Beyond the hospital, there has been the tedious task of rebuilding Catholic churches, schools and convents under the Partnership for Church Reconstruction in Haiti, or PROCHE. Trinitarian Fr. Juan Molina, director of the U.S. bishops' office on Latin America, said PROCHE has distributed nearly $20 million for reconstruction projects through October.
Again, Molina explained, the emphasis has been on sharing responsibility between Haitian church leaders and U.S., German, Canadian and French church partners for the dozens of projects completed or underway.
"We're walking together," he said. "We need their prayers. They need ours. We need their witness. They need ours. So whichever way we express that, we are people of the same faith. We are children of the same father in that sense."
Haiti's Catholic school network also has received much-needed attention since the earthquake. The University of Notre Dame's Alliance for Catholic Education, supported by CRS, developed a plan to address the needs of students, teachers and local communities.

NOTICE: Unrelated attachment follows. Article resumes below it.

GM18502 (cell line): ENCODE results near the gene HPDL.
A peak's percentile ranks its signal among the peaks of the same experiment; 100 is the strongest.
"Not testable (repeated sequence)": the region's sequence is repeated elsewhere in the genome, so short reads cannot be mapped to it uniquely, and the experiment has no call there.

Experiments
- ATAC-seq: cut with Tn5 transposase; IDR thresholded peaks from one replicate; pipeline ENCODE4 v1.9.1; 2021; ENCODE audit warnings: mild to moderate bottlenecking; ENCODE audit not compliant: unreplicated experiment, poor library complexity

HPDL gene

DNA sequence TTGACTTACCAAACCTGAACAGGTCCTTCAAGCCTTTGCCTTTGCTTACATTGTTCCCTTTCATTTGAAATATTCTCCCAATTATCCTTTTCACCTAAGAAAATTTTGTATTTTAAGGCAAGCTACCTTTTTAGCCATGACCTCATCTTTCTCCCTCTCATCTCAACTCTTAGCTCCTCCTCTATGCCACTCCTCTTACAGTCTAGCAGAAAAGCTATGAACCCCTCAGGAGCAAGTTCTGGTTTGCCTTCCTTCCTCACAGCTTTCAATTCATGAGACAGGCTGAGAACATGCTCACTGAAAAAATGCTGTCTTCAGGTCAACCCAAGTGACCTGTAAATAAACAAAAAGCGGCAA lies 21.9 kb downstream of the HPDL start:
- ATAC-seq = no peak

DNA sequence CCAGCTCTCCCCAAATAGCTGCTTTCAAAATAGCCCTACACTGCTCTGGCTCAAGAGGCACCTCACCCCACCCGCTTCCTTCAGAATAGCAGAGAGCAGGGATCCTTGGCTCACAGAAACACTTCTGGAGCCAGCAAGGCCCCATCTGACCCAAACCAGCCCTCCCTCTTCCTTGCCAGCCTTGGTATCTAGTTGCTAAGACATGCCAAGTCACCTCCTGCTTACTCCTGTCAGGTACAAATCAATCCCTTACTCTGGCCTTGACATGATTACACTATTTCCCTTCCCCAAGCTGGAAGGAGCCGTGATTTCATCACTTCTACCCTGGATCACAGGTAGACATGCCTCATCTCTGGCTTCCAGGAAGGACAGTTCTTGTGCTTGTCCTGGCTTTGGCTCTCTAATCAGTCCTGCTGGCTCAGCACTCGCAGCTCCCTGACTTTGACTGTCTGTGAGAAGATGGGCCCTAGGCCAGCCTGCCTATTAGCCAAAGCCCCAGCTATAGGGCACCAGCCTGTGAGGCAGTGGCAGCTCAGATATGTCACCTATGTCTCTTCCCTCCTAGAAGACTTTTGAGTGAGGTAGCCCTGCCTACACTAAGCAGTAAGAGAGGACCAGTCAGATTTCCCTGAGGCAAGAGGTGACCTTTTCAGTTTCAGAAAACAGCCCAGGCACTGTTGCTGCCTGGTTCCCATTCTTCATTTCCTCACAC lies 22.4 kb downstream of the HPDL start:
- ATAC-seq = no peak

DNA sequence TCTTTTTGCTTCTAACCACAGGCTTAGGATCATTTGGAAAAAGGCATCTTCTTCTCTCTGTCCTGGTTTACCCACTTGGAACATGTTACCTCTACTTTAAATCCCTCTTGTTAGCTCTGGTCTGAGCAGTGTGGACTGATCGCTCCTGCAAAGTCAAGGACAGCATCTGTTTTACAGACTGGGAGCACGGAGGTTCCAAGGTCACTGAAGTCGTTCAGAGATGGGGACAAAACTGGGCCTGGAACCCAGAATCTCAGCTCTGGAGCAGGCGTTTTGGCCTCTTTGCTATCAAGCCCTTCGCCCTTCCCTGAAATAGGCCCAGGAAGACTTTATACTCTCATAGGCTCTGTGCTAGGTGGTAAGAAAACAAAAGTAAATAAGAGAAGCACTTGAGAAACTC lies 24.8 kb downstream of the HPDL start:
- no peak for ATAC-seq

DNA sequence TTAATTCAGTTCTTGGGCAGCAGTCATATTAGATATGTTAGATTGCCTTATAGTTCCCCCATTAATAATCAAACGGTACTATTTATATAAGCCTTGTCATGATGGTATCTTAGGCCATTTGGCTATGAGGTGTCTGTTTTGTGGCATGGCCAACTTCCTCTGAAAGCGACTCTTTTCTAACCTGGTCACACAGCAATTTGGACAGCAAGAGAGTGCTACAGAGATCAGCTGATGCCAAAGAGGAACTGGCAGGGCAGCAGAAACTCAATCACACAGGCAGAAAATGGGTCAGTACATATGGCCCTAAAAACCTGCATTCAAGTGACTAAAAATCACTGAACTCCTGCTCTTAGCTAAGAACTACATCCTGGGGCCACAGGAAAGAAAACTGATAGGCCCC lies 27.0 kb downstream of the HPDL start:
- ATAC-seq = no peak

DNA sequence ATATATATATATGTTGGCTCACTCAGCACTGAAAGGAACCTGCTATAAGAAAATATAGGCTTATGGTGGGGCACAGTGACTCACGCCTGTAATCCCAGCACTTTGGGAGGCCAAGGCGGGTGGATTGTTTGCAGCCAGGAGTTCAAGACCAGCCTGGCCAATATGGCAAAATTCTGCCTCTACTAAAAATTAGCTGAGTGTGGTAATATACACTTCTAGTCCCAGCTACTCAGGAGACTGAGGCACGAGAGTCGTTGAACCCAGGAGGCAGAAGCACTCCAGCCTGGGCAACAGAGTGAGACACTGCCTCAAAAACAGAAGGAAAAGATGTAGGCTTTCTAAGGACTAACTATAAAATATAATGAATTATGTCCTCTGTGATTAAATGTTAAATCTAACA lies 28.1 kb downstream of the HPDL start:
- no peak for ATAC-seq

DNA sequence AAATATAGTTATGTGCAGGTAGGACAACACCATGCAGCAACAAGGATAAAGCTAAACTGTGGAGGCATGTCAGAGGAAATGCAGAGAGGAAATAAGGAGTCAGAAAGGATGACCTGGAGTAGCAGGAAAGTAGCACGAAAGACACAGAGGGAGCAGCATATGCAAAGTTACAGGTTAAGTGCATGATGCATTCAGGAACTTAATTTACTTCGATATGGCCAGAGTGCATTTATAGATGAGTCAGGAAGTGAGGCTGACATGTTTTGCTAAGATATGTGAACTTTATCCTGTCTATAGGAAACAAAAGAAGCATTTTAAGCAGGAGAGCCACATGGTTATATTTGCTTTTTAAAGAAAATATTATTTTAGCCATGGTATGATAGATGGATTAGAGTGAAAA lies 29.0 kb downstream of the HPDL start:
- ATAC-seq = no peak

The Haitian Catholic Education Initiative has evolved in the dioceses of Fort-Liberte, Hinche and Les Cayes and has led to opportunities for teacher training, improved school governance and greater involvement of parents, said T.J. D'Agostino, alliance associate director.
Although the alliance was working in Haiti prior to the earthquake, the disaster exposed the difficulties facing Catholic schools, D'Agostino explained. With the encouragement of Haiti's bishops, the alliance and CRS surveyed schools across the country starting in November 2011 to identify their greatest needs, he said.
D'Agostino said the effort's initial success allowed expansion into the dioceses of Jacmel, Jeremie and Anse-a-Veau and Miragoane.